Voyage of the Adamant

Voyage of the Adamant
From the Diary of Benjamin Ward (1848 - 1928) who was a passenger on this voyage.

Our sincere thanks to Bill Ward in Australia for supplying this transcription.

Account of voyage of "Ship Adamant" From England to New Zealand" 1875A short sketch of the voyage with an account of the ship going aground. Diary kept by Benjamin Ward. The original is held by his grandson, Alan Ward. This text is from a Xerox copy.

July 10th. We left Blackwall at about 2. P.M. and arrived on board the "Adamant", lying off Gravesend about 4.P.M.

July 11th. More Emigrants arrive on board.

July 12th. The Government Inspector arrives on board and passed all correct. We had a splendid view of the Gravesend Regatta.

July 14th At 1. P.M. the Tugboat came alongside and we were tugged as far as Beachey Head.

July 16th The Pilot leaves the ship. We had a splendid run down the Channel.

July 23rd A child died belonging to Mr Hill, was buried with usual board-ship ceremony.

July 28th. A Mrs Phelps was confined of a son.

August 15th. One of the crew caught a shark which was cooked and some of us had the pleasure of tasting it

August 21st Crossed the line seven of crew undergo the curious old custom of being shaved.

August 28th. Concerts have been going on greatly to the amusement of the passengers for sometime past and they were enjoying themselves in this way this evening. Singing had not long commenced when the look-out, on the forecastle shouted "Light ahead". Some of us went forward to look at it. The Captain, 1st Mate, Boatswain with others of the crew, soon joined us, and using their glasses came to the conclusion that it was a ships light. However it did not appear to make way for us, for we were making right on it. After a short time the Captain gave orders to bear off to the right. We were not sailing for more than 15 minutes, if as long, when suddenly a light much larger than the first, burst upon us. "Why" said some, "that's another ship just put out her lights" To the experienced it was only too evident that a light-house, which had hitherto had the dark part of the lantern towards us, now glared in all its brightness upon us. Then came the scene. "Clear the deck. All married women below. All hands about-ship." were the orders given from the Captain in rapid succession; that, with the knowledge that the lights were land-lights, and not ships caused some to think we were running aground. Indeed one woman ran below wringing her hands, called for her children, shouting "What shall we do we are on the rocks." The ship was soon about and all was quiet, except among the women below, where there was some excitement and one or two fainted. The lights were watched for more than half-an-hour after the ship went about. The Captain certainly did not know where we were for he said the name of the place was Pernanbuco (our note - Pernambuco, east coast of Brazil). Next day we learned that we were between 3 & 4 South Latitude. Pernanbuco is about 9. South, so much for the Captain's care. This was the last concert held on board.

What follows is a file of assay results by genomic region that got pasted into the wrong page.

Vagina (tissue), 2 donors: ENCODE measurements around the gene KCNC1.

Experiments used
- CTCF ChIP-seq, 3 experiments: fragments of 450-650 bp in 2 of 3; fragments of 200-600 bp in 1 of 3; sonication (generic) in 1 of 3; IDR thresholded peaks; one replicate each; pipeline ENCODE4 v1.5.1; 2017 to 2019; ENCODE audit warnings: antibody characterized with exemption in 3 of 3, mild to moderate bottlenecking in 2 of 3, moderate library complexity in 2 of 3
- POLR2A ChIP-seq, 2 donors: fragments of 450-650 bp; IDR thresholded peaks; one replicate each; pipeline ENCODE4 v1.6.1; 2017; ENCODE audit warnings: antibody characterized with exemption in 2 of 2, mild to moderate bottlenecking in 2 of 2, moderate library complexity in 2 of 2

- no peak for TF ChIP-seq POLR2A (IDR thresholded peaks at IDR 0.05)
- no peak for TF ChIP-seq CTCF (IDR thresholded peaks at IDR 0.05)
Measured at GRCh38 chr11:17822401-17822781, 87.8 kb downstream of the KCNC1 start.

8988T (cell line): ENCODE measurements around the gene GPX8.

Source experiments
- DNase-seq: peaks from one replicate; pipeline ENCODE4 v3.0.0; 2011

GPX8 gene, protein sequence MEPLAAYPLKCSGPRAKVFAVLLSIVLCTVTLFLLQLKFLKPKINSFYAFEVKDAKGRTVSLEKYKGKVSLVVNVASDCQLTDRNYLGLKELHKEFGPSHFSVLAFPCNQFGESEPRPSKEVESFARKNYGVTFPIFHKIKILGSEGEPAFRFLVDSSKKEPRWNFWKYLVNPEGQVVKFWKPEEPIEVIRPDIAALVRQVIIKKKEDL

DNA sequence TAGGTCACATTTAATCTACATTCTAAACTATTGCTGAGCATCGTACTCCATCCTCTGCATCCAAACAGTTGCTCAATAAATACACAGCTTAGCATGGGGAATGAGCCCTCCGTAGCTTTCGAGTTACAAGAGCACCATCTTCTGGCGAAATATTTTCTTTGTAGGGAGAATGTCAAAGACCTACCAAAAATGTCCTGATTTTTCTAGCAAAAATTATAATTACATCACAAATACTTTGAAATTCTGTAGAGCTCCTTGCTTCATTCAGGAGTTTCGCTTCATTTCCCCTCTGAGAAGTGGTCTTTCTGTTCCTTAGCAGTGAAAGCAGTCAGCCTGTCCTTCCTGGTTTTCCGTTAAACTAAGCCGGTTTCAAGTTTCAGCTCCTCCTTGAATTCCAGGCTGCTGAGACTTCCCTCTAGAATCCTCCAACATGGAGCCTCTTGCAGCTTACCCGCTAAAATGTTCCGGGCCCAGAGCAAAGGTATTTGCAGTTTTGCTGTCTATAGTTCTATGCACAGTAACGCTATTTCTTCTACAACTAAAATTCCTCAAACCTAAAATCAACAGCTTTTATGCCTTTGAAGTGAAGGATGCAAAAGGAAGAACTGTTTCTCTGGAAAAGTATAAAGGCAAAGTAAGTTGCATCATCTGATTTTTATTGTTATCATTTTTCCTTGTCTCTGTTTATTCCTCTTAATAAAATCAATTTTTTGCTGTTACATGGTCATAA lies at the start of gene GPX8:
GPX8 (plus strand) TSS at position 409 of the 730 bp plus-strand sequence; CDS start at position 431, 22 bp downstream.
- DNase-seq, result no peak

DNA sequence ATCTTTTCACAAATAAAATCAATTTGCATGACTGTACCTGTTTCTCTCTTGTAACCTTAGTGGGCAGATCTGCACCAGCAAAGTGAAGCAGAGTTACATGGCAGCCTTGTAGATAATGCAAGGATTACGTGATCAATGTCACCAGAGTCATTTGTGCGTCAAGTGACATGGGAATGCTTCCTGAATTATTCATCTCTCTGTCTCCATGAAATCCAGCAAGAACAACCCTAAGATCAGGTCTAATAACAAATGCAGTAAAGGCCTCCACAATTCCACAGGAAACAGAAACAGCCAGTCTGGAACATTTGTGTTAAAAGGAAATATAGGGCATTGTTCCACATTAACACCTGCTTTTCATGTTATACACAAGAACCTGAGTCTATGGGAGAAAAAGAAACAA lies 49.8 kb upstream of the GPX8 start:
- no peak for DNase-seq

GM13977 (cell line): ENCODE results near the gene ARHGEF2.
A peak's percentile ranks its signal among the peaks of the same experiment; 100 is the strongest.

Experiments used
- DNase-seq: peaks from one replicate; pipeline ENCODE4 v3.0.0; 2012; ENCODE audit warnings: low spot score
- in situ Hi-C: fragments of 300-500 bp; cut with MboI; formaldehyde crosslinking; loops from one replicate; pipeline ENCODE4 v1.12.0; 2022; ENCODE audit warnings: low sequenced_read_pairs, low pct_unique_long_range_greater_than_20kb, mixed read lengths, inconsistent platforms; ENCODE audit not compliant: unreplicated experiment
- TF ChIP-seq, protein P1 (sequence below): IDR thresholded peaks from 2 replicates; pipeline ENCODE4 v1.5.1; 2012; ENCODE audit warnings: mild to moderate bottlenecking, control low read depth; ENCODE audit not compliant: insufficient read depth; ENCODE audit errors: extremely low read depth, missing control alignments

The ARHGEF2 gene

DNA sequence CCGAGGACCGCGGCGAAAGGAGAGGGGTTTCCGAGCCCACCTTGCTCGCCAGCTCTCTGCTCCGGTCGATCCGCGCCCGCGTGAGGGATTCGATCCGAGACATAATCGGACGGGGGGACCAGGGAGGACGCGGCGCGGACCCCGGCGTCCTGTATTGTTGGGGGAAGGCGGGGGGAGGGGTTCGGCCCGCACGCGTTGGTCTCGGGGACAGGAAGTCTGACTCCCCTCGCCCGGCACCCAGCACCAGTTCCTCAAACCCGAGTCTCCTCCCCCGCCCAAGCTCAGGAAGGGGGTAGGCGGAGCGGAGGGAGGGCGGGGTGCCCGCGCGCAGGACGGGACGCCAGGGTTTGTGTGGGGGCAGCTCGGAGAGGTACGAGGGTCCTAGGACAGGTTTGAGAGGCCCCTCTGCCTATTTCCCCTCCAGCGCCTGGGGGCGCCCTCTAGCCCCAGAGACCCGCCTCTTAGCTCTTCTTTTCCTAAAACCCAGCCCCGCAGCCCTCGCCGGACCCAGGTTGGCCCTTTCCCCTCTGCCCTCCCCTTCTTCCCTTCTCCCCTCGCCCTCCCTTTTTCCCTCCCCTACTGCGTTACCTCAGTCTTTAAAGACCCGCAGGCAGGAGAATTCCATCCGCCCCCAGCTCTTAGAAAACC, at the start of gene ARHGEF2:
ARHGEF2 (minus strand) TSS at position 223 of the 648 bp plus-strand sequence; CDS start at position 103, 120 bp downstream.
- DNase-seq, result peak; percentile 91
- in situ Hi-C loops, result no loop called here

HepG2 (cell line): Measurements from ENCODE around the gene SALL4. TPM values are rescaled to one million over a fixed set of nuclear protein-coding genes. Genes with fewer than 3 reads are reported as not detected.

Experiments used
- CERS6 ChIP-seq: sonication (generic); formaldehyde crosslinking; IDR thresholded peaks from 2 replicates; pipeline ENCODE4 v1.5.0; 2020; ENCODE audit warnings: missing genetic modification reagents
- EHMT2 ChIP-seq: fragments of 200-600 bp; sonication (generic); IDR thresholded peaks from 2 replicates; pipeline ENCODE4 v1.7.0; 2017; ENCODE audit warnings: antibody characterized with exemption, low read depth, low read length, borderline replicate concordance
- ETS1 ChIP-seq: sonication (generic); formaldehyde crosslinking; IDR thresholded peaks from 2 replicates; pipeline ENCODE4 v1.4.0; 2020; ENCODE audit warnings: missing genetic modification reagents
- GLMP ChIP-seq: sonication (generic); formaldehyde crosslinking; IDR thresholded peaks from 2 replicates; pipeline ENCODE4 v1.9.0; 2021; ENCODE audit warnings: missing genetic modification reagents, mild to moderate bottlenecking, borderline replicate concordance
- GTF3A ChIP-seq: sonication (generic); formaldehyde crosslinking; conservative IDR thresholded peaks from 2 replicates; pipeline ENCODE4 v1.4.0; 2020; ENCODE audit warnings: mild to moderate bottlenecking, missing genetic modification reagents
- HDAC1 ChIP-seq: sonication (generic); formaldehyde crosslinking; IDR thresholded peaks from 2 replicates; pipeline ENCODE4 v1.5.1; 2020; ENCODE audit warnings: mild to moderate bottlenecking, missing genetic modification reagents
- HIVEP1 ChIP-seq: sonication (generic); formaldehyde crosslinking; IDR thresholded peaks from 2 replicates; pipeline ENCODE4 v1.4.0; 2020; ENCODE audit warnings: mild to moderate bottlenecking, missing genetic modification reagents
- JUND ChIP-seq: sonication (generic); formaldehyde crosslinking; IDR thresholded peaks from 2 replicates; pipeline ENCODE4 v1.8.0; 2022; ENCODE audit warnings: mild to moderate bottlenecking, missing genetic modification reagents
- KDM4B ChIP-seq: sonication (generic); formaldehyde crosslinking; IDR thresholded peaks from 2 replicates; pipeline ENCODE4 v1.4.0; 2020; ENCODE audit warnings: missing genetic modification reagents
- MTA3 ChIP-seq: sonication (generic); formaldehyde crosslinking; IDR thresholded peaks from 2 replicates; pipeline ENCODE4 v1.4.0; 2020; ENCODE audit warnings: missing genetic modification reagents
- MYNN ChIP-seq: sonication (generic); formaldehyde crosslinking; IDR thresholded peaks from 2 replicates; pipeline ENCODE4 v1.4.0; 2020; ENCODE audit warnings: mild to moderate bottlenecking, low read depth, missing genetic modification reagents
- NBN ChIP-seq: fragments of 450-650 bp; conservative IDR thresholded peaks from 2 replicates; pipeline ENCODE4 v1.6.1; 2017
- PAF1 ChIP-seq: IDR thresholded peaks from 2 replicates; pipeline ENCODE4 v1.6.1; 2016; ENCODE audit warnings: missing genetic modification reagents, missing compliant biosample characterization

1st Sept. Sighted an island named Fernando Noronha (our note - off east coast of Brazil which proves they were further north than the Captain had said), after tacking about. In fact it has been all tacking about on the coast for we have had the south-east trades against us. We sight land again on the 4th, 5th & 8th Sept. Still in sight of land and we passed two black men in a boat fishing.

9th Sept. Saw lights from shore at 8 P.M.

10th Sept. At 8 P.M. The Captain ordered married women below, they refused to obey, as it was too soon, and a beautiful night; at 8.15 he again ordered them below and again he was disobeyed. At 8.40 the Boatswain was ordered by him to play the hose upon them. The Boatswain acted as though he did not hear. At 9 o'clock he ordered them below again. At 9.15 they went below. As they were descending the hatchway, the captain threatened them in the following language, viz. "The first time it blows half a gale of wind I will pay you for your trouble," he made use of words to the same effect when going his rounds with the Doctor at 10. P.M.

Sept. 11th The following notice was affixed on the door of the stores. Viz -